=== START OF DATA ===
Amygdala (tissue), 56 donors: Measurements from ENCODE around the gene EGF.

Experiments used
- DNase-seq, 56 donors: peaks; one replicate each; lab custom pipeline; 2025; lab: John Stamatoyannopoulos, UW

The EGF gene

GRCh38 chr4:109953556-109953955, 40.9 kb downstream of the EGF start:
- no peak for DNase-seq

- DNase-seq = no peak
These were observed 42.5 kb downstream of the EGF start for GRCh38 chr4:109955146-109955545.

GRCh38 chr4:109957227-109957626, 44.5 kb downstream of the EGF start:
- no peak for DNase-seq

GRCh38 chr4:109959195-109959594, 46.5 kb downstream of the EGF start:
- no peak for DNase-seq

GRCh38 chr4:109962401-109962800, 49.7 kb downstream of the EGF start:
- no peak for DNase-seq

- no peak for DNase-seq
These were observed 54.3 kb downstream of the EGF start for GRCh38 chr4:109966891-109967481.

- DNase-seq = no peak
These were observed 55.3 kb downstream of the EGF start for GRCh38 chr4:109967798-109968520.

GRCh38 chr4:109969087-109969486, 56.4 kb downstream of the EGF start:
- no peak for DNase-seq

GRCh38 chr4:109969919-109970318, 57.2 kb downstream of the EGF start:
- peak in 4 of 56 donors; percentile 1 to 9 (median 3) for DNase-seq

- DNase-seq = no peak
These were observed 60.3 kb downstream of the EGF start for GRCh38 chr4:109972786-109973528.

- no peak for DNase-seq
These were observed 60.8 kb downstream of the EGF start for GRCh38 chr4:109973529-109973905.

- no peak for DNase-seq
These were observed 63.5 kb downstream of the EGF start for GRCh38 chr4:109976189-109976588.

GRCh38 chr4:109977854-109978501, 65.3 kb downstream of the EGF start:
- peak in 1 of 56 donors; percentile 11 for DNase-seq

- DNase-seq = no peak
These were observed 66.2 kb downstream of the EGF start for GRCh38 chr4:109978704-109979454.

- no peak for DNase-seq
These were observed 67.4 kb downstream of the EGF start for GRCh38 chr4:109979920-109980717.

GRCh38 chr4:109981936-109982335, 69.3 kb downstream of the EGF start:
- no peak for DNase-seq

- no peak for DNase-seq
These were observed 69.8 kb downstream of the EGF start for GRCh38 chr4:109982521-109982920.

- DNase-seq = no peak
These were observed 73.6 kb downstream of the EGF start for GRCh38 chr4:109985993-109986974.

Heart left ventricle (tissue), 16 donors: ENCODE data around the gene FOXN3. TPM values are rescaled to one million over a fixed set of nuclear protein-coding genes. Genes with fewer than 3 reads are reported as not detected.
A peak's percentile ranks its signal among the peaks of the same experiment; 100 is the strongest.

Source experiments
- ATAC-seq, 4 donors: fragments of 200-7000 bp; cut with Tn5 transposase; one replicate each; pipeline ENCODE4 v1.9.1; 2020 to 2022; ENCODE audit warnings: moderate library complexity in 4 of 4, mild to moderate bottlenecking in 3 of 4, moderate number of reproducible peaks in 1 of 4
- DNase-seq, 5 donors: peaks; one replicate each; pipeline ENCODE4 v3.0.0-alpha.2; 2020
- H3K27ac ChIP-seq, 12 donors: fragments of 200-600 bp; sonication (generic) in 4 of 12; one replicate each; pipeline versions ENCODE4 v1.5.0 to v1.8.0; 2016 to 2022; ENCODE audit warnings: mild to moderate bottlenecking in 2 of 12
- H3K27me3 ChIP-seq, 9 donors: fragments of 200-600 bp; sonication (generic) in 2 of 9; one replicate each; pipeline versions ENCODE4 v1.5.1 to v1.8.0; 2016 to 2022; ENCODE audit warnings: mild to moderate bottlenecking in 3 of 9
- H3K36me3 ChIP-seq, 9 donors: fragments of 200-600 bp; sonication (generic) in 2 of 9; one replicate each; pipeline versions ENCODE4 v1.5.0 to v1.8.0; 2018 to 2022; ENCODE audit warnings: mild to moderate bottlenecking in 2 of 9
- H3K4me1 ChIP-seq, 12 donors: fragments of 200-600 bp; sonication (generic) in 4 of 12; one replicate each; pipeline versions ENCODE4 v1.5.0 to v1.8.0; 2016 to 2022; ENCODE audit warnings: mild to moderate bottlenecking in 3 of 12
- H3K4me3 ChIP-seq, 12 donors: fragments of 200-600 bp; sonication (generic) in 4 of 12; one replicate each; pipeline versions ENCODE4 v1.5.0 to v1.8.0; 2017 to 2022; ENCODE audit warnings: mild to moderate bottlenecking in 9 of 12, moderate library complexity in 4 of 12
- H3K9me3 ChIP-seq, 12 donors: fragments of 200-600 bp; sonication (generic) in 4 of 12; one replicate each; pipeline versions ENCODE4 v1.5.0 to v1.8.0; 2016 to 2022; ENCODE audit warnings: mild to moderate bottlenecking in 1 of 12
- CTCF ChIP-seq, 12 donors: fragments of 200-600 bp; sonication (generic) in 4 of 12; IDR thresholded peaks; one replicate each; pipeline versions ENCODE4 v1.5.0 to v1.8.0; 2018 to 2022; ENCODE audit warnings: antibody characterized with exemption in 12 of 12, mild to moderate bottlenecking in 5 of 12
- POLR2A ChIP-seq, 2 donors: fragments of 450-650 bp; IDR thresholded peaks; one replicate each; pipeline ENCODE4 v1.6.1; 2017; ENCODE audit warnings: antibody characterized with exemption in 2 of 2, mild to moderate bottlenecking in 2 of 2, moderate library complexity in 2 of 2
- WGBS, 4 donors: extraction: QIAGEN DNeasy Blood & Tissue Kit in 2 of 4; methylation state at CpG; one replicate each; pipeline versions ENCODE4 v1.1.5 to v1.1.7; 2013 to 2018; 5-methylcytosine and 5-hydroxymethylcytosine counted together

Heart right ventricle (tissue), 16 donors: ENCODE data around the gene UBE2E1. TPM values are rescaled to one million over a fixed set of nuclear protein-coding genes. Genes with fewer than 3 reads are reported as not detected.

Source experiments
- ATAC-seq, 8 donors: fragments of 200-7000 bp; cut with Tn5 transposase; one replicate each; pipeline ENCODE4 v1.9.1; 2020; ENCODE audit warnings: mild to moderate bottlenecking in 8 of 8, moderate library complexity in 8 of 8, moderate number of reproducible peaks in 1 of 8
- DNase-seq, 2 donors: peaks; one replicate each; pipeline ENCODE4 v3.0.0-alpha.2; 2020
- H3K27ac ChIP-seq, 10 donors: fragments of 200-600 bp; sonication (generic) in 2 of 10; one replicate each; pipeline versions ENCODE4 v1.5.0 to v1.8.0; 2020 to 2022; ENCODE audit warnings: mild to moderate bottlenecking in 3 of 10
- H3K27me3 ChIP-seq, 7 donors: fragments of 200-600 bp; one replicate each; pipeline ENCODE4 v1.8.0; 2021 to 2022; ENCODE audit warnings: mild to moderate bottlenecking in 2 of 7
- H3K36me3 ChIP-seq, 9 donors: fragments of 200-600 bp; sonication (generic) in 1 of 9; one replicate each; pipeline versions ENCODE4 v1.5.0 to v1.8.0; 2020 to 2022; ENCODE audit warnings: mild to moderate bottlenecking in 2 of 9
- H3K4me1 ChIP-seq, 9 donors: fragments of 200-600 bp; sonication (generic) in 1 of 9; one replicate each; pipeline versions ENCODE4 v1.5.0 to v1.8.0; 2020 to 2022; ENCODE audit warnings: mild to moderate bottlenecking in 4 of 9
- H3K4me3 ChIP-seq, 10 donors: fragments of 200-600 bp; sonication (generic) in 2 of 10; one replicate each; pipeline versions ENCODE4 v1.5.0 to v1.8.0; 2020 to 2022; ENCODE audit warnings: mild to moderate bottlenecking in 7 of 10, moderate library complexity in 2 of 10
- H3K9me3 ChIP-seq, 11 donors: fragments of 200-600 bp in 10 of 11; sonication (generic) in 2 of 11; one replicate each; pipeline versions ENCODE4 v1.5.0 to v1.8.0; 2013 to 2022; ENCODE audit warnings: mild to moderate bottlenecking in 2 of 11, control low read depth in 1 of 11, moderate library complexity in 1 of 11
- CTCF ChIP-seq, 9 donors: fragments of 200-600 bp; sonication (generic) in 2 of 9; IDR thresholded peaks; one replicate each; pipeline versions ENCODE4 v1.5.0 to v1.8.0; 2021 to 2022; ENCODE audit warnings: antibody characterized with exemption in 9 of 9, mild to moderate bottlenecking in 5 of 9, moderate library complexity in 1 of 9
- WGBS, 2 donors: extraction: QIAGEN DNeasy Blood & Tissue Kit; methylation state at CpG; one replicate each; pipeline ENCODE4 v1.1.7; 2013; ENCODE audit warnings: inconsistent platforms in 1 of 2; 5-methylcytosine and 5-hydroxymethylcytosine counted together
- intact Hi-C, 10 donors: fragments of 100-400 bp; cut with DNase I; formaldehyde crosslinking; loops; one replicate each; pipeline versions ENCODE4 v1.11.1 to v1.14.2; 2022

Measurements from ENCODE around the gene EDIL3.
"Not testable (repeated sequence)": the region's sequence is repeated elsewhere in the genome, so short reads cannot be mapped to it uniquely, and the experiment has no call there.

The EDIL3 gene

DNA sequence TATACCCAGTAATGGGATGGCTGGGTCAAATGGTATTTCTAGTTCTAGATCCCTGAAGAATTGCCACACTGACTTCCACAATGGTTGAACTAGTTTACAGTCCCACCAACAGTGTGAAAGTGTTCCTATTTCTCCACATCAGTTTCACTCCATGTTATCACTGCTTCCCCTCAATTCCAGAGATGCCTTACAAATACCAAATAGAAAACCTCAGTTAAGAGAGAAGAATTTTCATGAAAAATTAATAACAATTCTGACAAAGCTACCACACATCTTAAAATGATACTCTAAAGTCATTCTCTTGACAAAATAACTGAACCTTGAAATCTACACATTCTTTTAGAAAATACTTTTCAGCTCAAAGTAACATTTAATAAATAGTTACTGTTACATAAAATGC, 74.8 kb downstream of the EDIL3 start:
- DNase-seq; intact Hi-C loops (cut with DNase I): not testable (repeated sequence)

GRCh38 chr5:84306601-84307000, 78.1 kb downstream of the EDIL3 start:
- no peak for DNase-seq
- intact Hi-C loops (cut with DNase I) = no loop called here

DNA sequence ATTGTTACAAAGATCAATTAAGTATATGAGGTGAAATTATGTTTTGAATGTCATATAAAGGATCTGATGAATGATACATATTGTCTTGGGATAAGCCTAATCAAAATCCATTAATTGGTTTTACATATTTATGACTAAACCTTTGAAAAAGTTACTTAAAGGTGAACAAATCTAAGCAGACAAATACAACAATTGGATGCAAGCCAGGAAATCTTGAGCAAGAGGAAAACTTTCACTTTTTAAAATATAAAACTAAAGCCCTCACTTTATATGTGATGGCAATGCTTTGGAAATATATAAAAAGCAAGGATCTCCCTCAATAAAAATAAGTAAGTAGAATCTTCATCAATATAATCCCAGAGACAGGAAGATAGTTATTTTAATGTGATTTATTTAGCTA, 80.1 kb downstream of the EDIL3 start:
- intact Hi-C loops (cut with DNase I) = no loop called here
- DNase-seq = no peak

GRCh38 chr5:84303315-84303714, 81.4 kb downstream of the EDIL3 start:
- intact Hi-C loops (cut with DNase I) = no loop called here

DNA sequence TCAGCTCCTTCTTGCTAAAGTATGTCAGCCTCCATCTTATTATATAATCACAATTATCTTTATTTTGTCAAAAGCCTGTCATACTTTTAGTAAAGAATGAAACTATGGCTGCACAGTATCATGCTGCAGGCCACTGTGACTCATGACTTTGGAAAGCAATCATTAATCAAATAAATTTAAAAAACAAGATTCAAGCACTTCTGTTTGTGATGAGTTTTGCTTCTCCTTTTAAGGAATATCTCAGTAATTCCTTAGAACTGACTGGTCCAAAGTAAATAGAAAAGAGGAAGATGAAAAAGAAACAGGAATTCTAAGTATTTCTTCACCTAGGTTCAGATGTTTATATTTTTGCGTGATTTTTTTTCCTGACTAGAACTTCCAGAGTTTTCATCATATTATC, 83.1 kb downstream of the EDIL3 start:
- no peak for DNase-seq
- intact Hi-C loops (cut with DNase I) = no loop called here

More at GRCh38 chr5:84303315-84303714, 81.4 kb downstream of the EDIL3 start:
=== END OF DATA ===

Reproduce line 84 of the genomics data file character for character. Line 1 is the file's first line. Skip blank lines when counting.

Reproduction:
More at GRCh38 chr5:84303315-84303714, 81.4 kb downstream of the EDIL3 start: